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NY F84233

March 31, 2000

LA-2-90:RR:NC:MM:105 F84233


TARIFF NO.: 9021.19.8500; 3926.90.9880

Mr. Kevin Egan
E. Besler & Co.
115 Martin Lane
Elk Grove Village, IL 60007

RE: The tariff classification of a nipple inverter and nipple shields from the United Kingdom

Dear Mr. Egan:

In your letter, dated February 28, 2000, for Avent Corp America, you requested a tariff classification ruling.

The sample, which you call a niplette, has two of each of small syringe-like items, plastic tubes with a valve, and plastic cups somewhat larger than the nipple on a woman’s breast. A separate see-through pack of two disposable breast pads are also in the box. They are thin disks of textile and plastic materials, about 4 inches in diameter, and are primarily used to keep leaking breast milk from staining clothing. You indicate that the niplette will be sold directly to consumers together in the plastic case in the light cardboard box with the package of breast pads.

In use, the syringe will be used in reverse as a manual pump to create a partial vacuum in the cup via the tube. This is intended to pull out the woman’s inverted nipple. The valve connecting the tube to the cup will then be closed, and the tube and syringe will be removed. The cap is intended to remain in place for several hours, keeping the nipple from re-inverting. The literature claims that following this procedure daily for multiple weeks will cause the nipple to remain drawn out indefinitely. Inverted nipples make breast feeding more difficult and are considered an un-desired anomaly in appearance by some women.

The unit cannot be sterilized. It is intended for home use by an individual woman, not by a health care professional in professional practice. The literature recommends consultation with a physician in various circumstances.

Per Explanatory Note I to Harmonized System Heading 90.21, Orthopaedic Appliances are for “preventing or correcting bodily deformities...” This part of the EN is scheduled to become part of a Note to Chapter 90 on January 1, 2002. Inverted nipples can be considered a “bodily deformity”, especially in that they do interfere with the bodily function of breast feeding. This device is physically very different from the examples given in the EN, but that is primarily because they are for preventing or correcting “bodily deformities” which require bending bones or supporting large muscles or organs, which does not apply to the nipple. However, like this device, orthopedic appliances routinely put pressure on a body part for many hours a day for several weeks and can result in a permanently changed shape to a given area of the body.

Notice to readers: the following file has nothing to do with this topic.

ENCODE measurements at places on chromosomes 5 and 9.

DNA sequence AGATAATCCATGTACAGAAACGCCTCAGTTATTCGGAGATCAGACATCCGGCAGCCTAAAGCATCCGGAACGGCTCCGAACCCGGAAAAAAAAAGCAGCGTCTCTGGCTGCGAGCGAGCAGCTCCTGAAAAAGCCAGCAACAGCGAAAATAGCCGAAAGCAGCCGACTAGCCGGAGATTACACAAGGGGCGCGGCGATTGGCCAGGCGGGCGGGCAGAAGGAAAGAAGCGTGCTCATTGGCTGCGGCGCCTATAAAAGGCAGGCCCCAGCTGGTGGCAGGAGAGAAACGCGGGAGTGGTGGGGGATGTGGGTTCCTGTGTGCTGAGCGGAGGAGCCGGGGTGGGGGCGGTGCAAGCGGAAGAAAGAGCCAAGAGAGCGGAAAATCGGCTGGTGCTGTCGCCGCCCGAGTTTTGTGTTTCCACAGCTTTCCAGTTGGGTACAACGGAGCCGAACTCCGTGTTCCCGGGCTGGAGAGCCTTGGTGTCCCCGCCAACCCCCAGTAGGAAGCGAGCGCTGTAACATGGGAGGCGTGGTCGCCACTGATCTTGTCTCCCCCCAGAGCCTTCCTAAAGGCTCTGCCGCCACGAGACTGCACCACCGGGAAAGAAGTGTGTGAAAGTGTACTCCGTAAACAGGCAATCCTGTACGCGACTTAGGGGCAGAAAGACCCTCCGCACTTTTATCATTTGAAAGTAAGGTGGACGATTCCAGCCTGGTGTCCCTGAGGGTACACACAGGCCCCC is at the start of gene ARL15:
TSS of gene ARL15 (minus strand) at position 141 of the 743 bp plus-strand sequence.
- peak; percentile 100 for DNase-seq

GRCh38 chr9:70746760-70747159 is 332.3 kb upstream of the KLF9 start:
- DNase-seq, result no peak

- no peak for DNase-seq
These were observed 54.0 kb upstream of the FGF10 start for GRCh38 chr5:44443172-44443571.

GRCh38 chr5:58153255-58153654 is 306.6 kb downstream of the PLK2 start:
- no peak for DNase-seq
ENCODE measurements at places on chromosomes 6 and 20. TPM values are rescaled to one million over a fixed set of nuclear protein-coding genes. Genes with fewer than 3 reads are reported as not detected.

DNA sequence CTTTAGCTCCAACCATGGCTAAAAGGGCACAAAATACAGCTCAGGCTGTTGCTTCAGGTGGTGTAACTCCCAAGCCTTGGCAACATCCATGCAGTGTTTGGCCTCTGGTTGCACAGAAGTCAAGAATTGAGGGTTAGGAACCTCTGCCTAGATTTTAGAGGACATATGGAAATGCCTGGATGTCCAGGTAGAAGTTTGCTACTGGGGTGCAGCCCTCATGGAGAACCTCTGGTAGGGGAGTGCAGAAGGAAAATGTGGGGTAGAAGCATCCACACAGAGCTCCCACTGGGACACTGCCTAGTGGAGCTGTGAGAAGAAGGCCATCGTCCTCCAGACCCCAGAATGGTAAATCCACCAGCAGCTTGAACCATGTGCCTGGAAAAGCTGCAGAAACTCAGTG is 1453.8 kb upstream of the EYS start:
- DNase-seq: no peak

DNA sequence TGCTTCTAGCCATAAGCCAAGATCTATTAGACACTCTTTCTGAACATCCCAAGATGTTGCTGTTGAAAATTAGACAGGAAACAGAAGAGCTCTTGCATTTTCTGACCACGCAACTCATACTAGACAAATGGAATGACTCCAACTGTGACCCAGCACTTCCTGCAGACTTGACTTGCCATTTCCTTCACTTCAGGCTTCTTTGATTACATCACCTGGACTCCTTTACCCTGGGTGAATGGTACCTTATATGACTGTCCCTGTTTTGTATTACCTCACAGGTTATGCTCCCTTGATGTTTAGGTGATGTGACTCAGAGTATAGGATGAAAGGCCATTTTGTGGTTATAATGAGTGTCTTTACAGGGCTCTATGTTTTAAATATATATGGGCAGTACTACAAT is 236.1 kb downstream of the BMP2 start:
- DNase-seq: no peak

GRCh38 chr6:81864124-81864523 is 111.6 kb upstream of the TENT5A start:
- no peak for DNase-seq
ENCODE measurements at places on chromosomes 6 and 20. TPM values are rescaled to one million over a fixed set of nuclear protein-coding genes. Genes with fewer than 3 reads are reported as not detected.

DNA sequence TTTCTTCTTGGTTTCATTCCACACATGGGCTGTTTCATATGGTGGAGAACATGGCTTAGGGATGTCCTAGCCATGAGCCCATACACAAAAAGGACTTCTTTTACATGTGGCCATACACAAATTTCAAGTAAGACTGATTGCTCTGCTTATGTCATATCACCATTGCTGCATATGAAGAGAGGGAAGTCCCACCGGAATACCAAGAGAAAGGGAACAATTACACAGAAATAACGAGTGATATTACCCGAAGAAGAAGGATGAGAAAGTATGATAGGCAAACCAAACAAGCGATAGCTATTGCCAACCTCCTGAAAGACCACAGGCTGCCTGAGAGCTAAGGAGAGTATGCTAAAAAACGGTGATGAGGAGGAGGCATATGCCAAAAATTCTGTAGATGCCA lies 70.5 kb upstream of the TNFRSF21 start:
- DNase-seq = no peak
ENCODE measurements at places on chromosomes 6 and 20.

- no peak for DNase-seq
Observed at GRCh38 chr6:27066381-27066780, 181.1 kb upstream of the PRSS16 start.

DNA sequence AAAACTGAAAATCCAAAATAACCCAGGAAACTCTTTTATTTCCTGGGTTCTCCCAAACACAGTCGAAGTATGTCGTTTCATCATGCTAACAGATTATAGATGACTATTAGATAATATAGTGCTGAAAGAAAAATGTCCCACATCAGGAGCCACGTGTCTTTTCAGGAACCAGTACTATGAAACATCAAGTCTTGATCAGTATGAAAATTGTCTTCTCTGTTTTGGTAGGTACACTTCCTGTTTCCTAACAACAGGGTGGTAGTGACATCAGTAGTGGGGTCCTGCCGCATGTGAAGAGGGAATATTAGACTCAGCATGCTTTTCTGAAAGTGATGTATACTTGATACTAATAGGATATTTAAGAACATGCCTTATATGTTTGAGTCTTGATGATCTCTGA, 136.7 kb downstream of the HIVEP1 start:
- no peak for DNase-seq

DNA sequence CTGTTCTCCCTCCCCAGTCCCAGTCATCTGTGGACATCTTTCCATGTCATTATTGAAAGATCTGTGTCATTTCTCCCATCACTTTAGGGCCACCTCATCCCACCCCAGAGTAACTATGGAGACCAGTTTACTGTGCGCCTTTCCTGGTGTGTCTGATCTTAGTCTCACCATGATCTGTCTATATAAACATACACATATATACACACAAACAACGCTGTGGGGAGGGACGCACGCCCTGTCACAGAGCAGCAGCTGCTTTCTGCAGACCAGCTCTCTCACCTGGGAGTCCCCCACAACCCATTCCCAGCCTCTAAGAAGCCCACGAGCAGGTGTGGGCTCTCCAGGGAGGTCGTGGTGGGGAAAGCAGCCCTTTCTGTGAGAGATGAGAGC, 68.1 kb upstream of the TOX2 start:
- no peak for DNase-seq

Item number 209 is a set of two nipple shields. The shields are made of silicone plastic and incorporate three holes in the nipple area. The shields protect sore or cracked nipples during breast feeding.

Although the package of two breast pads are sufficiently related to the nipple inverter to be a “set”, it is not closely enough tied to it to be a “composite good”. In particular, we note that similar breast pads are routinely imported separately and that you import a version of your Niplette which includes an instructional video, but no breast pads. Since they are textile goods for Customs purposes, textile visa and quota may apply even though they will be classified together with the nipple inverter. The breast pads fall within textile category designation 659. Based upon international textile trade agreements products of the United Kingdom are not subject to quota or the requirement of a visa.

The applicable subheading for the nipple inverter will be 9021.90.8500, Harmonized Tariff Schedule of the United States (HTS), which provides for “other” orthopedic appliances. The general rate of duty will be free.

The applicable subheading for the nipple shields will be 3926.90.9880, Harmonized Tariff Schedule of the United States (HTS), which provides for other articles of plastic; other. The general rate of duty will be 5.3 percent ad valorem.

This ruling is being issued under the provisions of Part 177 of the Customs Regulations (19 C.F.R. 177).

A copy of the ruling or the control number indicated above should be provided with the entry documents filed at the time this merchandise is imported. If you have any questions regarding the ruling, contact National Import Specialist James Sheridan at 212-637-7037.


Robert B. Swierupski
National Commodity

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